On her first day, plaintiff received and reviewed defendant's attendance and call-in policy. The policy stated that a failure to report to work or call-in prior to an absence could be treated as a voluntary resignation or a "no call/no show termination." Doc. 31-12 at 2. It also specified that excessive tardiness or absenteeism was cause for termination. On April 19, plaintiff received her first written disciplinary warning. She signed the warning without comment, thereby agreeing that she had arrived late, left early, or failed to work her scheduled shift 24 times over a three-month period. Four months later, on August 30, defendant issued a second written warning to plaintiff. It stated that plaintiff had left work early or failed to work her scheduled shift eight times in August. The warning went on to state that she had left work without authorization on August 29, and did not return that day despite Mr. Fernandez's request that she do so. Plaintiff was absent from work on August 30 and did not receive the warning. She also was late to work on August 31. Plaintiff does not dispute that she was absent or left early on the days identified in the warning.[3]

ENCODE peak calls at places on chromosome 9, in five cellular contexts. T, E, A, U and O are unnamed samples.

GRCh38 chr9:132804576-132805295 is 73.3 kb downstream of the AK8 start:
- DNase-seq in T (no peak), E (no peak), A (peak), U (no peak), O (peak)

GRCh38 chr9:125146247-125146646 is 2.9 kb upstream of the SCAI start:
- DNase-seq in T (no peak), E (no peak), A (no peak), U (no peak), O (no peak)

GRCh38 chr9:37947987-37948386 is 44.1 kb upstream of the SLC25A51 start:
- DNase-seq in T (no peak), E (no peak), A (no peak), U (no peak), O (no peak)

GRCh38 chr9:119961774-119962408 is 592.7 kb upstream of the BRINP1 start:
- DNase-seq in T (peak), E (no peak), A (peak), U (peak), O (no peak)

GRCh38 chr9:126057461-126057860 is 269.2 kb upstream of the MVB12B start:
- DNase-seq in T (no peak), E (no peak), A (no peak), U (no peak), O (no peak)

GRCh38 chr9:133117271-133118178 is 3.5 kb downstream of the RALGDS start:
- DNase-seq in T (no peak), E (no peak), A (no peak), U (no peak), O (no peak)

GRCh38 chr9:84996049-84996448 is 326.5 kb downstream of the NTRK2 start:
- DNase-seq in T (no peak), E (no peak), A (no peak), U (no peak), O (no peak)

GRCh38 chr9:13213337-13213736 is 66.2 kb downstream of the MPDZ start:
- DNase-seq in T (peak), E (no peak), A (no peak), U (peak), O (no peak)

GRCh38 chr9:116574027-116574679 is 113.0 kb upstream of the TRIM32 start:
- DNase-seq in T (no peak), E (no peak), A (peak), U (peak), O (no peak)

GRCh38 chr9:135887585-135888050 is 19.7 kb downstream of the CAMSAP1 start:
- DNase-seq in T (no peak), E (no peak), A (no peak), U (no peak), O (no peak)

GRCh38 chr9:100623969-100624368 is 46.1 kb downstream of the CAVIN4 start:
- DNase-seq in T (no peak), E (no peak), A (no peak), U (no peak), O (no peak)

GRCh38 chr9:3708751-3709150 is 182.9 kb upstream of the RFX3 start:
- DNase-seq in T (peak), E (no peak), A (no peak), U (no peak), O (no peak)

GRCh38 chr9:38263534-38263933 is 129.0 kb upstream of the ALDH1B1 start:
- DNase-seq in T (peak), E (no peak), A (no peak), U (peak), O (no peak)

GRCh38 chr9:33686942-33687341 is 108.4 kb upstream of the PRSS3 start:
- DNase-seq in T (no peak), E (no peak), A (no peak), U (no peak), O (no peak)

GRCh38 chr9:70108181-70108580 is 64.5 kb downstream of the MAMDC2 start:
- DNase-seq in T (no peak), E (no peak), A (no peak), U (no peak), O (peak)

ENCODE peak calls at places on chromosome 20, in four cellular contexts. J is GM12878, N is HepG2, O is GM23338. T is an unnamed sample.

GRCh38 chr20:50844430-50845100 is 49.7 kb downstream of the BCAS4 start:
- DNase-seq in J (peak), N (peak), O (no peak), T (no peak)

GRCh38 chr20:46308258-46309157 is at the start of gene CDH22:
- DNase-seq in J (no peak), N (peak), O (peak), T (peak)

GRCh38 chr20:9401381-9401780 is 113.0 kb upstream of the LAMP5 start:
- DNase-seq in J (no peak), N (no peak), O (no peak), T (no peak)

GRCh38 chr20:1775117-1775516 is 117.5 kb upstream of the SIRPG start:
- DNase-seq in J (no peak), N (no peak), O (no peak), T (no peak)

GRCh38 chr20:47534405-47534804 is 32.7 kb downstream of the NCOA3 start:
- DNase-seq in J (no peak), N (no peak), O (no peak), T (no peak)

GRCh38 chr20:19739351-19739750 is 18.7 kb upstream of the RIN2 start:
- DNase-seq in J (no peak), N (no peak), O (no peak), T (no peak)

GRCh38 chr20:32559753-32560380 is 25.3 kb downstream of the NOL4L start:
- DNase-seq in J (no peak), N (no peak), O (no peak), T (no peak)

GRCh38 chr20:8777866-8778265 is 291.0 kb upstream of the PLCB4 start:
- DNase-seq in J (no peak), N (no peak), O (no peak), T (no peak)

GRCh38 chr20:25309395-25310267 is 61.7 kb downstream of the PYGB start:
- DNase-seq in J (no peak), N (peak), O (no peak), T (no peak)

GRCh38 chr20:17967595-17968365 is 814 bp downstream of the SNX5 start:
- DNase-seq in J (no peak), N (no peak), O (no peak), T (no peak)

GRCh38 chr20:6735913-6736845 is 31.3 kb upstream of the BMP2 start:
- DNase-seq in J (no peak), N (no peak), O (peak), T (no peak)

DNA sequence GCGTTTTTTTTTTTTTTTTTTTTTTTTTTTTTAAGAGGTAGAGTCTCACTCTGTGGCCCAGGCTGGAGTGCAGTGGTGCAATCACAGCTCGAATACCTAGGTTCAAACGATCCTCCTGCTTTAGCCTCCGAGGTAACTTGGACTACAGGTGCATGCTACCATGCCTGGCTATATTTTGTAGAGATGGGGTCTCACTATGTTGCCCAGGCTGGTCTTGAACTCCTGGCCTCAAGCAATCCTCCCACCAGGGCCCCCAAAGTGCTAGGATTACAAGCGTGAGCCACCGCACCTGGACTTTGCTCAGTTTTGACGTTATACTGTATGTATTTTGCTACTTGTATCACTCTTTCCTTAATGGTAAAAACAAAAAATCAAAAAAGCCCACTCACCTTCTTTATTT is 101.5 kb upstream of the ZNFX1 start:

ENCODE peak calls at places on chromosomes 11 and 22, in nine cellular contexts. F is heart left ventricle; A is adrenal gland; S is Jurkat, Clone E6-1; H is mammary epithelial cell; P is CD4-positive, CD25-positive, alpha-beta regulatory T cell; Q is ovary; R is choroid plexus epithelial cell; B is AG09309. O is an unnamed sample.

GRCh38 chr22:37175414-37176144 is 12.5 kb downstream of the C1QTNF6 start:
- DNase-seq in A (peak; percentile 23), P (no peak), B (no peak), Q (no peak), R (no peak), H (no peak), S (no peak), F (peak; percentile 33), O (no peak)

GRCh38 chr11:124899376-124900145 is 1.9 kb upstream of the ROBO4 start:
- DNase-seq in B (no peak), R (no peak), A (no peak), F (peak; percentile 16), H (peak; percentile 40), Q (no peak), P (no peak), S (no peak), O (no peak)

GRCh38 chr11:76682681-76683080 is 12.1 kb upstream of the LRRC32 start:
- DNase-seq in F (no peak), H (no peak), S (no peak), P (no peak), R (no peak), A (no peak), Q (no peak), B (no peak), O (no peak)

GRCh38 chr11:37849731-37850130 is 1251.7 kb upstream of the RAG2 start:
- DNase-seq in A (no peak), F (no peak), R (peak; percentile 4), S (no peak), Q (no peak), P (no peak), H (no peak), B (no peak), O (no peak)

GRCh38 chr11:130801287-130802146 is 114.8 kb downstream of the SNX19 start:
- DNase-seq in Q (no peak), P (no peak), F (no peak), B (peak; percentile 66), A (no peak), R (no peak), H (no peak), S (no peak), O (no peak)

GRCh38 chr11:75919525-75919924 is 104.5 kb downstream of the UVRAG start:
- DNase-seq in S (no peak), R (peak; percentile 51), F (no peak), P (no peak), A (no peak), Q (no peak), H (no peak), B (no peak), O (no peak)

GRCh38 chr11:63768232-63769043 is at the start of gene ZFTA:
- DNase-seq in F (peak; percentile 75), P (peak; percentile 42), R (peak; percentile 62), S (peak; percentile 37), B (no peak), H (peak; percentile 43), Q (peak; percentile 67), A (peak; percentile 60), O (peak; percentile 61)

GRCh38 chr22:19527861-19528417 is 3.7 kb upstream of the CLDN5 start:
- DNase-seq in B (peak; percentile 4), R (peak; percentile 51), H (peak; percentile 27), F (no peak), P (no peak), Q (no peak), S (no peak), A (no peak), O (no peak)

Our District has acknowledged that "[e]xcessive absenteeism may render an employee unqualified' for purposes of the required prima facie showing." Mitchell v. Safeway Stores, Inc., 624 F.Supp. 932, 935 (D. Kan. 1985) (emphasis in original); accord Jackson v. Boeing Co., No. 90-1448-K, 1992 WL 42913, at *3 (D. Kan. Feb. 10, 1992). The summary judgment facts establish that this is the case here. The undisputed facts in the summary judgment record show that plaintiff knew the terms of her employer's attendance and call-in policy and had received a written warning for repeated violations of it. Still, she accumulated absences and left work without authorization in August 2012. These absences were excessive, as defined by defendant's employee handbook, and left plaintiff unqualified to perform her job. See id. Thus, plaintiff cannot satisfy the second prong of the prima facie test for discriminatory discharge.